The specific case of jet flow, containing the chain of micro-bubbles, was observed during experiments on subcooled boiling on micro-wires in micro-gravity [23]. Recorded velocities of micro-bubble jets (4–14 mm/s) are at 2–3 order lower than the jet velocities observed in aforementioned experiments (1–5 m/s and more). It may turn that the observed micro-bubble jet is the end result of numerous “micro-launches” of the PEGB, each of which detaches from the heating surface a single micro-bubble by the scheme [13].

In general, the studies are episodic. Especially when compared with the relatively minor MLE the study of which was the subject of numerous studies. It still is not examined the dependence of the effect on the properties of boiling medium and heating surface, heat flux, saturation pressure, and subcooling, the orientation of heating surface in the space. The most important in terms of understanding of the phenomenon relationships between the PEGB and local temperature pulsations are not investigated at all. In this connection, it still remains outside the field of view of researchers’ specific type of thermal fatigue associated with cyclic thermal stresses generated by the PEGB [24].

The results of modern comparative studies of different boiling heat transfer mechanisms are also worthy of attention. In this context, it is of particular importance the actual confirmation of the status of the PEGB as the main cooling mechanism during boiling heat transfer by comprehensive review [25].

The review covers numerous experimental works, analytical and numerical studies. Having analyzed the experimental data obtained through various modern methods, such as micro-heater array, micro-heat flux sensors, and liquid crystal techniques, and comparing them with the results of numerical and analytical studies, the author makes an unambiguous conclusion about the impossibility to explain the observed pattern of heat inflow in a bubble during boiling by known to the author of the review heat transfer mechanisms, including MLE and contact line heat transfer.

The main outcome of the review is the fundamental conclusion about dominant role of heat transfer by liquid phase through “transient conduction and micro-convection.” It also is concluded that “none of the proposed bubble heat transfer models described in the Introduction are consistent with the experimentally observed heat transfer signatures.”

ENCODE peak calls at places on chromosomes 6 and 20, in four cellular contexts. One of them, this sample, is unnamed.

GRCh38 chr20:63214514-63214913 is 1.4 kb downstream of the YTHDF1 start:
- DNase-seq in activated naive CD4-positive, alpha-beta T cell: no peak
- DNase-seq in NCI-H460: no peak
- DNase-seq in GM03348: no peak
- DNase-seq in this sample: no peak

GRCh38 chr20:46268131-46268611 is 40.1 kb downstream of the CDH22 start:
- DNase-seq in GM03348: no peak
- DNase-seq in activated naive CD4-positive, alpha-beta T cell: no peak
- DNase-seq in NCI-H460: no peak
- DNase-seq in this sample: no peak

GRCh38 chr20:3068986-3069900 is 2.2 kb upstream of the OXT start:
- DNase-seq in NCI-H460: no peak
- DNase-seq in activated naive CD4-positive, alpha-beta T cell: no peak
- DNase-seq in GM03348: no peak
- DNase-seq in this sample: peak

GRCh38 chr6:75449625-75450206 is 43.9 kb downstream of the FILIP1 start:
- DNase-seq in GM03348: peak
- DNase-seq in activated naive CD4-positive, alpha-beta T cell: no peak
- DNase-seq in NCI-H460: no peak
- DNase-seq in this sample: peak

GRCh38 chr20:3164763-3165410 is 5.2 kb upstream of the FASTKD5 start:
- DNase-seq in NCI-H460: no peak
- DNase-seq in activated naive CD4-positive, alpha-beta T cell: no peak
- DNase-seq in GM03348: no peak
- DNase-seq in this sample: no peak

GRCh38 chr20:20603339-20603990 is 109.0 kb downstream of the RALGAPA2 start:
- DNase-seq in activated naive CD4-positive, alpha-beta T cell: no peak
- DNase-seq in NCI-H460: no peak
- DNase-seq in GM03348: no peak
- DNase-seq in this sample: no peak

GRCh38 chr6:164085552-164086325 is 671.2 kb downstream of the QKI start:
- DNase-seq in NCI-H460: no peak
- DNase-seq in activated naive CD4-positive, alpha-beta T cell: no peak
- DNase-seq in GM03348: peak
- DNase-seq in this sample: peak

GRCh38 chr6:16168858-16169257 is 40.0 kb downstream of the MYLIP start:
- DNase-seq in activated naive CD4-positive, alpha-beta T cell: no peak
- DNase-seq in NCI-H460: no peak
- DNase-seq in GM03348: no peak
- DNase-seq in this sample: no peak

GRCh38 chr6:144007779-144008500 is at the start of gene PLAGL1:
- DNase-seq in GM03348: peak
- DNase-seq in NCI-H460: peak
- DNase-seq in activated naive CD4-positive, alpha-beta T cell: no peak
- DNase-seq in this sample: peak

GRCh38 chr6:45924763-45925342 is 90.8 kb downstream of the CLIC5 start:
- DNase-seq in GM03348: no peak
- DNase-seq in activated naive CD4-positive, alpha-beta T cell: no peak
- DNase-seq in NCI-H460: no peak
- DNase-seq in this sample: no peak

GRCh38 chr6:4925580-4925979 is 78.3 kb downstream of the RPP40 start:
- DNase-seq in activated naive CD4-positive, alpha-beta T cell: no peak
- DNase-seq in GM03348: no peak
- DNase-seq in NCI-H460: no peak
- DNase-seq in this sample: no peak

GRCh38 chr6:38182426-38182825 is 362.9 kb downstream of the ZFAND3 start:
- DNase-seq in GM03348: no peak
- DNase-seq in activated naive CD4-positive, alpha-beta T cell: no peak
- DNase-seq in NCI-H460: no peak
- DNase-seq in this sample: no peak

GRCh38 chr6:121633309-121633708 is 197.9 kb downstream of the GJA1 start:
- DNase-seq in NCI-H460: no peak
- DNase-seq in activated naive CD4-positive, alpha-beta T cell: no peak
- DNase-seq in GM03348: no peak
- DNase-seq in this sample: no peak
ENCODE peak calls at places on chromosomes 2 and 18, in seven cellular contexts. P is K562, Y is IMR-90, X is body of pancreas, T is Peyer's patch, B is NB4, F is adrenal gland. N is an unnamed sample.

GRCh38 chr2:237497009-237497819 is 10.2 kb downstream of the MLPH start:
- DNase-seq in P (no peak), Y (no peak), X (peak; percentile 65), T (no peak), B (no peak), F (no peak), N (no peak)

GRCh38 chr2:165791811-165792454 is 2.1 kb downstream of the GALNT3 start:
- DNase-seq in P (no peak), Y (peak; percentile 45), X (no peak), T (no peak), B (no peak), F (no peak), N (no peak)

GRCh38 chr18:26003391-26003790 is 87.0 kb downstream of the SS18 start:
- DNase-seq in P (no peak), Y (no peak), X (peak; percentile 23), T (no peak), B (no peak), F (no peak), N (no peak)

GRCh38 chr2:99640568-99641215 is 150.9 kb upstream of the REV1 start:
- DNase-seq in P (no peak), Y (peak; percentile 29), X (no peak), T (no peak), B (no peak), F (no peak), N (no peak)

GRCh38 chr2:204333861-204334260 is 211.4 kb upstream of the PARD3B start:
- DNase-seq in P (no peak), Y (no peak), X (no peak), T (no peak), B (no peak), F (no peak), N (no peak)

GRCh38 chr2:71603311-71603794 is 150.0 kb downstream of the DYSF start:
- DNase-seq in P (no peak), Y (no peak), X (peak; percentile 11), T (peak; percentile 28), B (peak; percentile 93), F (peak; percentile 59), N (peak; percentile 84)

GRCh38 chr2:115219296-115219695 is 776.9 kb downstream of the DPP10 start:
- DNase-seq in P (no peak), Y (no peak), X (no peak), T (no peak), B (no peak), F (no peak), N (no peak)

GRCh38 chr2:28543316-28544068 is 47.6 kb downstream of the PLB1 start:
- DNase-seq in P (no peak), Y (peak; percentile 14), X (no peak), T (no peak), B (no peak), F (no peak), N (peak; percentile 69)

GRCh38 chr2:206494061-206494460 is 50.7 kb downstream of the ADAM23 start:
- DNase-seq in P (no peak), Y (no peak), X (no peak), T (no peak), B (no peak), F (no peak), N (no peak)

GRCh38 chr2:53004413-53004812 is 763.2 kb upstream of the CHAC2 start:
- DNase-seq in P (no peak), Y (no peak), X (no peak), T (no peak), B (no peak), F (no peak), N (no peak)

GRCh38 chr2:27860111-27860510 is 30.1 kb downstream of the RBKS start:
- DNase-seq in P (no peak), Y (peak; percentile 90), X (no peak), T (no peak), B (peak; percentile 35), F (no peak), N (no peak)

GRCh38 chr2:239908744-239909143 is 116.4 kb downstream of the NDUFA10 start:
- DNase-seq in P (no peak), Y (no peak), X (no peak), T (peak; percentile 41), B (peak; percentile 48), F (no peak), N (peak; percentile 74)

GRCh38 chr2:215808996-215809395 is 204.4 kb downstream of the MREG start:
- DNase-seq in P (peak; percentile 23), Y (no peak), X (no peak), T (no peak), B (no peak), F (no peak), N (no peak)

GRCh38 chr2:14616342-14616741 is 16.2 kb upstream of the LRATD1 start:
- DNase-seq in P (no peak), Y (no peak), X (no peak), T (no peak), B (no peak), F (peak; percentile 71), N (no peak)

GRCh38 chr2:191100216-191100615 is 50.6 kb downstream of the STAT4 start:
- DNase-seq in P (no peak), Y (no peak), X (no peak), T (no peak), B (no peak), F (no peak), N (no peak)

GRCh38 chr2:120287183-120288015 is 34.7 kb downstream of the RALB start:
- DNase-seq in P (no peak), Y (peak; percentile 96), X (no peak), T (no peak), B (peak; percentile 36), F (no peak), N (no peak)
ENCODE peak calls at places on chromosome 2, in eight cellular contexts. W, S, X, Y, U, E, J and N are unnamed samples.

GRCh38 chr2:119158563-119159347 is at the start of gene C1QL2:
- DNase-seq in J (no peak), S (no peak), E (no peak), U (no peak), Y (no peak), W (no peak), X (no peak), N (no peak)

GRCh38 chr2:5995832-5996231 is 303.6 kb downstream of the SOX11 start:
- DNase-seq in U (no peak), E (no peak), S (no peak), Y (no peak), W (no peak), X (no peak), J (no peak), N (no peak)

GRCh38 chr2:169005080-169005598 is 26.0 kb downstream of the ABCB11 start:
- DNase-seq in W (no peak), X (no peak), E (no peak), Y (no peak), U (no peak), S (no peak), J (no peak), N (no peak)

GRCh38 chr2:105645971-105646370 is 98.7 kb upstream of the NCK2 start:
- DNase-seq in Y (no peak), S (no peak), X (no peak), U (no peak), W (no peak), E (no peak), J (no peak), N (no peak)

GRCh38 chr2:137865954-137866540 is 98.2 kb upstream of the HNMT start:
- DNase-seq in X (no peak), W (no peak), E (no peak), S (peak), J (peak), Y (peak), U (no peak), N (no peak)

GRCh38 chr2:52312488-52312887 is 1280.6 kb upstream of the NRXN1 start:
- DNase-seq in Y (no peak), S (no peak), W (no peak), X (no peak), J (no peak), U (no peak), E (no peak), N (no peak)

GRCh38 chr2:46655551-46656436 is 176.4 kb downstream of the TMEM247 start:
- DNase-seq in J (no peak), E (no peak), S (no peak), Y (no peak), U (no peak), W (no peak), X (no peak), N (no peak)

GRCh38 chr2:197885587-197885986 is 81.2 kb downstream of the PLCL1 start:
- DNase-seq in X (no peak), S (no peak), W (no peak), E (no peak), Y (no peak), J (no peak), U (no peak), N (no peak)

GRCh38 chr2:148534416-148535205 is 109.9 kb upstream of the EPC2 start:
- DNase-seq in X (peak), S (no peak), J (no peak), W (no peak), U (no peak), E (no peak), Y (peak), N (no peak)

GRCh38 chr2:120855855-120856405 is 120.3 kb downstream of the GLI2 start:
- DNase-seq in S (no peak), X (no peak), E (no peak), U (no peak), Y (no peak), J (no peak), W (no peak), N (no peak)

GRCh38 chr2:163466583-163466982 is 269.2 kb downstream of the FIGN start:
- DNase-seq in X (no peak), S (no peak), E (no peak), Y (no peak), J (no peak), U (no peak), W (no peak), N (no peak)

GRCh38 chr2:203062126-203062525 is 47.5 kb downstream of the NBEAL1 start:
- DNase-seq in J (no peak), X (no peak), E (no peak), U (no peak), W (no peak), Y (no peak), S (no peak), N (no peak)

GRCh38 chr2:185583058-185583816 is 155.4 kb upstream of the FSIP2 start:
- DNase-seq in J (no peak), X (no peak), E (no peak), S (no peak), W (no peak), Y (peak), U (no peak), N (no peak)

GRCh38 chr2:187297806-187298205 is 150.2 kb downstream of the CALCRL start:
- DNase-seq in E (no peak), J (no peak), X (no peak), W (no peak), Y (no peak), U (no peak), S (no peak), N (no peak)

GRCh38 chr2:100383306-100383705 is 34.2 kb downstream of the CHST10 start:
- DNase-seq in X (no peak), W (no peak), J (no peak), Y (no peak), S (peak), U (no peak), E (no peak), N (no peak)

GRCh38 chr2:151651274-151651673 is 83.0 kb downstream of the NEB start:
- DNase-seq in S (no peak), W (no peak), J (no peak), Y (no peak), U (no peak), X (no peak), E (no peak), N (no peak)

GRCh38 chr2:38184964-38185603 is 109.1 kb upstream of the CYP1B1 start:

As follows from Figure 2, given in [25], characteristic of the basic heat transfer mechanism really is a brief description of the PEGB. The PEGB is an almost ideal mechanism for collecting heat accumulated by transient conduction in liquid boundary layer with its further transport through micro-convection to the almost whole surface of the bubble and then to bulk liquid.

Unfortunately, despite rather wide international publishing [2, 6, 7, 9, 10, 11], the PEGB turned to be unknown to the author of the review [25]. It also turned to be unknown an approximate analytical solution [2, 8, 13] just considering the combination of the transient conduction and microcirculation. These facts prevented the review to identify the real beneficiary of the study.

At the same time, the conclusion about the main role of “transient conduction and micro-convection” should not be taken as all-embracing. Studies of cooling mechanisms still do not adequately cover such processes as boiling at very high pressures or small gravitational accelerations in which the MLE can outperform the PEGB in importance.

In terms of refinement of the model [5, 6, 7], it deserves a serious attention the potential dynamic consequences of the rapid transition from one stable capillary state to another at the stage of nucleation (Figure 4), similar to the dynamic effect of “jumping droplets” [26].

Figure 4.

The scheme of the nucleation.